Tom Ricker, Published February 11 2013
Letter: Lockout strategy is callousThe union workers at American Crystal Sugar have now been locked out of their jobs for almost a year and a half. For more than a full calendar year, for two Christmas seasons, for more than 18 months, these men and women have struggled to pay their bills, put food on the table for their families, and have been tortured by the question: How could the company they gave their lives to just throw them away so callously? Thirteen hundred American workers have been deprived of their livelihoods. Rather than participating in genuine “good-faith” negotiations, the managers of American Crystal decided to use the economic hardship resulting from a lockout to force workers to capitulate to their one and final offer.
Lockouts are not strikes. Rather than walk off the job, workers are forced off the job by management as an extreme bargaining tactic. The members of the BCTGM union at American Crystal did not willingly give up their jobs; they were forced out. They had wanted to stay on the job, and work through the divisions between them and management. But they were thrown out, told, “No! It is our way or no way.”
On one level, their lockout strategy has been very successful. Their lockout has caused great economic hardship for these American workers. Workers who once were economically secure now struggle to provide the essentials of human life for themselves and for their families. They are having a hard time to do the simple things: provide for their families, pay their mortgage, the utilities, their costs of living.
Their lockout strategy has caused even more human suffering. In many communities, small businesses have suffered economic loss. And there are losses that go far beyond financial loss. Their lockout strategy has divided the community and torn apart families and neighbors. There used to be a cooperative partnership among American Crystal Sugar farmers, workers and management. Now there is distrust, frustration and anger. There can be no dollar assessment placed on these losses.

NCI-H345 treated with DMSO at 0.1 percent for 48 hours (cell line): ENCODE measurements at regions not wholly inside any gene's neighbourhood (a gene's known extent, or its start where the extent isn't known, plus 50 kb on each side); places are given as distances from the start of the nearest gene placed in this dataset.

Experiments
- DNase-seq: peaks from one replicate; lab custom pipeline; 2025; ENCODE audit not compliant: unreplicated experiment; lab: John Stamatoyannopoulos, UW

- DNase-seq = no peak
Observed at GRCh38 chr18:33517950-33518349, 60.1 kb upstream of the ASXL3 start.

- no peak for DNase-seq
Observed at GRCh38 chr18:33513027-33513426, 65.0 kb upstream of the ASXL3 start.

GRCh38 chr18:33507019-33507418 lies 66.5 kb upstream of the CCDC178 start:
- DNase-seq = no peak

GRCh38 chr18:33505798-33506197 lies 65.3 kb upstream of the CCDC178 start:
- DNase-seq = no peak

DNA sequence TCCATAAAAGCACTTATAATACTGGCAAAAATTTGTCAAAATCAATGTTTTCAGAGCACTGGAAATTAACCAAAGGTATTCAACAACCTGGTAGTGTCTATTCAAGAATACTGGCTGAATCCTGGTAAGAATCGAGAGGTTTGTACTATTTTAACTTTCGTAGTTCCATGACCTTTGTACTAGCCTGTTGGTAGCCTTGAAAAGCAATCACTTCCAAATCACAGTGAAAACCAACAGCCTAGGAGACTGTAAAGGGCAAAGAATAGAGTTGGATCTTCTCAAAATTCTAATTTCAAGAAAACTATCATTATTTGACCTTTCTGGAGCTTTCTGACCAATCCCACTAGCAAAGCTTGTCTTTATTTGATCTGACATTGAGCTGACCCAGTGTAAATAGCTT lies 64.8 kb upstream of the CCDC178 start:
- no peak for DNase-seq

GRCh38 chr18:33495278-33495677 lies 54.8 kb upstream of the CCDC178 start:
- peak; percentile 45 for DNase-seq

In a very fundamental way, the American Crystal Sugar lockout strategy places before us the two options that always exist. In any decision, either self-interest or the common good will prevail. Our country has lost the concept of the common good.
The common good means taking into account the well-being of all who are affected by a decision. American Crystal’s decision to use the lockout strategy has only considered the well-being of a few. They have only considered increasing profit for management and shareholders. To attain that profit, they have treated your workers as disposable objects rather than as fellow human beings and partners in the processing of sugar beets in the Red River Valley.
For generations, harvesting sugar beets and producing sugar for the marketplace was a team effort. It was a co-op, because it required cooperation. When times were tough, the workers shared in the sacrifices that needed to be made to keep the company afloat. Farmers, shareholders, management and workers worked together to get the job done. And when times were good, everyone is supposed to share in that success.
Our hope and prayer is that the management and shareholders of American Crystal Sugar will hear the desire of the locked-out workers to return to work, to heal the divisions caused by the lockout and to again become contributing partners for the benefit of American Crystal Sugar.
All of the working men and women who make up the North Dakota AFL-CIO call upon American Crystal to end this lockout. Return to the bargaining table, and meet your workers halfway. Your workers stand ready to again stand with you, shoulder-to-should, to hunker down and get the job done like we used to, and to find common ground and achieve the common good.
This story can still have a happy ending. If shareholders, management and workers can cooperate, everyone wins.
Ricker is president, North Dakota AFL-CIO.